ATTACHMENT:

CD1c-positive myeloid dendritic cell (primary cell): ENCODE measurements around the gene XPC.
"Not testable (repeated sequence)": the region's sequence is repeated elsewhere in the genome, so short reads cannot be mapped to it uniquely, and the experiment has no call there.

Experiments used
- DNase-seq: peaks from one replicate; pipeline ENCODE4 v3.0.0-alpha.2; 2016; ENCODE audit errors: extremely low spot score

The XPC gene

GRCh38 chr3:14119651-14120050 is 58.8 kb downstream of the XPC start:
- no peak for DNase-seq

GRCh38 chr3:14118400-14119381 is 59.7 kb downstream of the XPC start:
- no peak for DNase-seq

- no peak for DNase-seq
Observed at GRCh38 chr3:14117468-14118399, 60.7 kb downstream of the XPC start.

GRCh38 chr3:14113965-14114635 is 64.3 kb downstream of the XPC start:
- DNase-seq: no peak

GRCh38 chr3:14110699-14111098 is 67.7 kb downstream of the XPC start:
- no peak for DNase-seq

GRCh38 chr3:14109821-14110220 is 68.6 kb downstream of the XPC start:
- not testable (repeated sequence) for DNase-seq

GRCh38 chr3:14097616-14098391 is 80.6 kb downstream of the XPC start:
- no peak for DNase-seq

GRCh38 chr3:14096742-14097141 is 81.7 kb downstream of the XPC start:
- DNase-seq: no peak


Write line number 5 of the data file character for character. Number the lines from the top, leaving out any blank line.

The XPC gene